Category Archives: Notice of Objection

Proper Court of Recourse – Non-Receipt of Notice of Assessment

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Proper Court of Recourse – Non-Receipt of Notice of Assessment

Canada (National Revenue) v ConocoPhillips Canada Resource Corp., 2014 FCA 297

The MNR claimed to have sent out a Notice of Assessment in 2008.  The Taxpayer claims not to have received  Notice of Assessment until 2010, and objected to the assessment within 90 days of the 2010 assessment.  The MNR did not consider the application on grounds that it was untimely.

The Taxpayer filed for judicial review with the Federal Court.  The FC in 2013 FC 1192, allowed the application and set aside the decision of the MNR not to consider the Notice of Objection.

The FCA, here, held that the Federal Court lacked jurisdiction to consider the application for judicial review.  The proper route was by appeal to the Tax Court of Canada under paragraph 169(1)(b) of the ITA, as it is within the TCC’s jurisdiction to determine whether the Notice of Assessment was in fact mailed and presumed to have been mailed (ITA s 244(14): See Walker v. Canada, 2005 FCA 393.  Alternatively, the taxpayer could also request that the TCC determine the question of timeliness of its objection before trial pursuant to Rule 58(1) of the Tax Court of Canada Rules (General Procedure), SOR/90-688a.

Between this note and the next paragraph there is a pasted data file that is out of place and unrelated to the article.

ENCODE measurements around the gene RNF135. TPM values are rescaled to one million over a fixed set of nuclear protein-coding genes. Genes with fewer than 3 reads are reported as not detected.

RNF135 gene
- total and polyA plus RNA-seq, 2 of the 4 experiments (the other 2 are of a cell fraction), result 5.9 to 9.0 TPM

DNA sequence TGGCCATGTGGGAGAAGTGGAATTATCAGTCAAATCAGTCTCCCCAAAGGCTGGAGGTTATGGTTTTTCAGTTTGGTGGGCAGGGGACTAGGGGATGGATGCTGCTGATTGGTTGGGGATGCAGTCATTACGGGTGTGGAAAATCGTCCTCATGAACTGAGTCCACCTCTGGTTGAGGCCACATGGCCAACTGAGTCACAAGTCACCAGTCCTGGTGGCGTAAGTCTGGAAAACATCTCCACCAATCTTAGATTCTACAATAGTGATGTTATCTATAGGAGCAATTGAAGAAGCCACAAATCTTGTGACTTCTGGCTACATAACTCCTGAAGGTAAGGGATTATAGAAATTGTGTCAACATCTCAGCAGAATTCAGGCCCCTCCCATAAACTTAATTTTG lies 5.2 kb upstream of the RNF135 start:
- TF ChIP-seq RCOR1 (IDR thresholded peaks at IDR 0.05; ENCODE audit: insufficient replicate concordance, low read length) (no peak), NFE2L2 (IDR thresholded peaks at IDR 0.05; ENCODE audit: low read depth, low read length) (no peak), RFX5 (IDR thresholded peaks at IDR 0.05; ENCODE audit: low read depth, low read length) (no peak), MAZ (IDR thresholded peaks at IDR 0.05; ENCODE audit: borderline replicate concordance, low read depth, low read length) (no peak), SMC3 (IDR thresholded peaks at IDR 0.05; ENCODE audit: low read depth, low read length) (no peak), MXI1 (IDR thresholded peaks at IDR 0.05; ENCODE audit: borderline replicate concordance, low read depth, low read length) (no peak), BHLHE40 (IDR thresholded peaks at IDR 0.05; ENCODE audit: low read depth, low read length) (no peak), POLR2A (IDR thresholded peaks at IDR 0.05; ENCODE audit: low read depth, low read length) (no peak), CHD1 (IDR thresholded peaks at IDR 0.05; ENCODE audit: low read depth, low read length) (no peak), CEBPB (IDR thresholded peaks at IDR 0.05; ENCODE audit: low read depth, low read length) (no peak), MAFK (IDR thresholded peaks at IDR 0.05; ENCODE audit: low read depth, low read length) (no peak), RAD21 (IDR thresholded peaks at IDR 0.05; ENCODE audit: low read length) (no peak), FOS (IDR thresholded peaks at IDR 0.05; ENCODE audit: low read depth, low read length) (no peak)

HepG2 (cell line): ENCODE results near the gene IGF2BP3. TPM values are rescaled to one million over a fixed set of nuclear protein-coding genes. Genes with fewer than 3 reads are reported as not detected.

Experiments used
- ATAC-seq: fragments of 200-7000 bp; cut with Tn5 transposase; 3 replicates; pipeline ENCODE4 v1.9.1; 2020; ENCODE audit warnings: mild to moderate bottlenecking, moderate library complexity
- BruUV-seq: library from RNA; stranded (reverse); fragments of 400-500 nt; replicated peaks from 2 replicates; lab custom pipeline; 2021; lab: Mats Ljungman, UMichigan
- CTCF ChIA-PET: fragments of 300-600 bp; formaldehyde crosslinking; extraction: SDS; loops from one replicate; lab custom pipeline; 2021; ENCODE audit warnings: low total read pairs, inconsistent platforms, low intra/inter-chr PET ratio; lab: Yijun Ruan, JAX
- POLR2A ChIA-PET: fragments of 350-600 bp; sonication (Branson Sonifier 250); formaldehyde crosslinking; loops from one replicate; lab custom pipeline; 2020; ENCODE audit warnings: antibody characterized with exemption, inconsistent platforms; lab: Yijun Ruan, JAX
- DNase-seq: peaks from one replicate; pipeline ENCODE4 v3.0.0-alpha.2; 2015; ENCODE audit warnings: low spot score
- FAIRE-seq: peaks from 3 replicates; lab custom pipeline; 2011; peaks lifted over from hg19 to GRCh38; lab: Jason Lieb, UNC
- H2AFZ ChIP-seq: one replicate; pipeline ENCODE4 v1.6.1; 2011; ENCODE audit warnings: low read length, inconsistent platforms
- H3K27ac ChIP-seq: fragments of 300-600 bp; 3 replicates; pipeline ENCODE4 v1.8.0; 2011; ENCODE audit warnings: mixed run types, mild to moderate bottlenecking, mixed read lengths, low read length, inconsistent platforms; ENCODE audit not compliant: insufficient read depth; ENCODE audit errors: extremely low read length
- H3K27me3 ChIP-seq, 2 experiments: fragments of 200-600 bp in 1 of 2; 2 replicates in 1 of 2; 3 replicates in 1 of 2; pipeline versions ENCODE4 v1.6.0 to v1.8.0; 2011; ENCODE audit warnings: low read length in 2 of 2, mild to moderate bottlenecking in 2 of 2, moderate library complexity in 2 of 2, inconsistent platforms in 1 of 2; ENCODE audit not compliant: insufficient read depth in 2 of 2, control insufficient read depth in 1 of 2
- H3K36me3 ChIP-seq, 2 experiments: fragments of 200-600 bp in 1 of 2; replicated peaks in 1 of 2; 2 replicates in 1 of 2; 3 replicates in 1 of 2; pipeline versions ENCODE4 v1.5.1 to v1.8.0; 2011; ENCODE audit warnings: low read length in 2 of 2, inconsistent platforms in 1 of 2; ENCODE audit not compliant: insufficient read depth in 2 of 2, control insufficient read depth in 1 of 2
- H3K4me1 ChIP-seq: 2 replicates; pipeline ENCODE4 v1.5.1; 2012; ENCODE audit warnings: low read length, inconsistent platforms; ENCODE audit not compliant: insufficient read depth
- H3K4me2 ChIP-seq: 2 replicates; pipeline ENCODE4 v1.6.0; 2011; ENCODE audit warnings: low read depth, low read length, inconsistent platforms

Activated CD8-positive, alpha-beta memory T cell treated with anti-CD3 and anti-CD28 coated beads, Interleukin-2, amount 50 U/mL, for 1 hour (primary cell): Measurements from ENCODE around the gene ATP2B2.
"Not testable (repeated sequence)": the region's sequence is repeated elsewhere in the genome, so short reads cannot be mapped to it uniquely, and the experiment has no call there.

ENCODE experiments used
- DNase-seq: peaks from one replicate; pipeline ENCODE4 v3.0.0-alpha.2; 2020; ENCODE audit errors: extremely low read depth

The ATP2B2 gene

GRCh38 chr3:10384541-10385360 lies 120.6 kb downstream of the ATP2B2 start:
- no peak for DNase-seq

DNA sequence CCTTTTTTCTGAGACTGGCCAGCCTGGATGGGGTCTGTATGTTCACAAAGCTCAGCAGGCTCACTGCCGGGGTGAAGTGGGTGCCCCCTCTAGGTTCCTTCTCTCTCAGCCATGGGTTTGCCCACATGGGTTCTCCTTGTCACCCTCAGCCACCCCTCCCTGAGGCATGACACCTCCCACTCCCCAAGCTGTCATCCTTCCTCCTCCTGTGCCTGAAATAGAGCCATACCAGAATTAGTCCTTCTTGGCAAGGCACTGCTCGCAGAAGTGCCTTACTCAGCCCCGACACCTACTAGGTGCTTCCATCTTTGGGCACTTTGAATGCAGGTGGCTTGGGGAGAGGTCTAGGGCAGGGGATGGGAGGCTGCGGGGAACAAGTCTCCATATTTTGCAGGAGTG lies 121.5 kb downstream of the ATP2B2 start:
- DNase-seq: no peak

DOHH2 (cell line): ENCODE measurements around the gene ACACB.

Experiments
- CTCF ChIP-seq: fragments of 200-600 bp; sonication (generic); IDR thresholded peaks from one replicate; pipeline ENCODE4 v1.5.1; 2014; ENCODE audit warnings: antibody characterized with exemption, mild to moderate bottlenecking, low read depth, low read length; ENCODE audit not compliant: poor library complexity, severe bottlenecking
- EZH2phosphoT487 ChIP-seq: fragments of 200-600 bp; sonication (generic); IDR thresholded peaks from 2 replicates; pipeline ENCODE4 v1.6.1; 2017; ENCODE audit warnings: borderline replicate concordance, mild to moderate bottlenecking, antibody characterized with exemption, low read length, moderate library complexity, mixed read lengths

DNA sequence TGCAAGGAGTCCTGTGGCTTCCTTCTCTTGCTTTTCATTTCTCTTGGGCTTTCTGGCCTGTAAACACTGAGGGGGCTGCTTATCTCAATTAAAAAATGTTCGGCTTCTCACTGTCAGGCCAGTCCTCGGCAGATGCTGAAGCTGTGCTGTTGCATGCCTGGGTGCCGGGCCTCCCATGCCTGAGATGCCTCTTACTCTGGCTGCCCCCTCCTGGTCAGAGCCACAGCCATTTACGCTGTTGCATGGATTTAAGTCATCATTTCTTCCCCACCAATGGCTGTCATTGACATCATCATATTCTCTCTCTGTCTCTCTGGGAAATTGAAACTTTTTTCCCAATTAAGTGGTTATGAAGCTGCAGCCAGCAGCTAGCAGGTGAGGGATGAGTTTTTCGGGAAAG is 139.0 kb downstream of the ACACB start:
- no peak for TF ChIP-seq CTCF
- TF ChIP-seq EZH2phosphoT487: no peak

– Sas Ansari, JD LLM PhD (exp)

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Large Corporation Rules for Tax Appeals – Motion to Strike

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Large Corporation Rules for Tax Appeals – Motion to Strike

Devon Canada Corporation v The Queen, 2014 TCC 255

The Income Tax Act, subsection 169(2.1) limits the issues and relief that large corporations may appeal to only those issues and related relief in respect of which they complied with subsection 165(1.11) in their Notices of Appeal.

On this motion to strike, the only issue was whether the portions sought to be struck were issues and relief in regards to which the large corporation complied with subsection 165(1.11).

ANALYSIS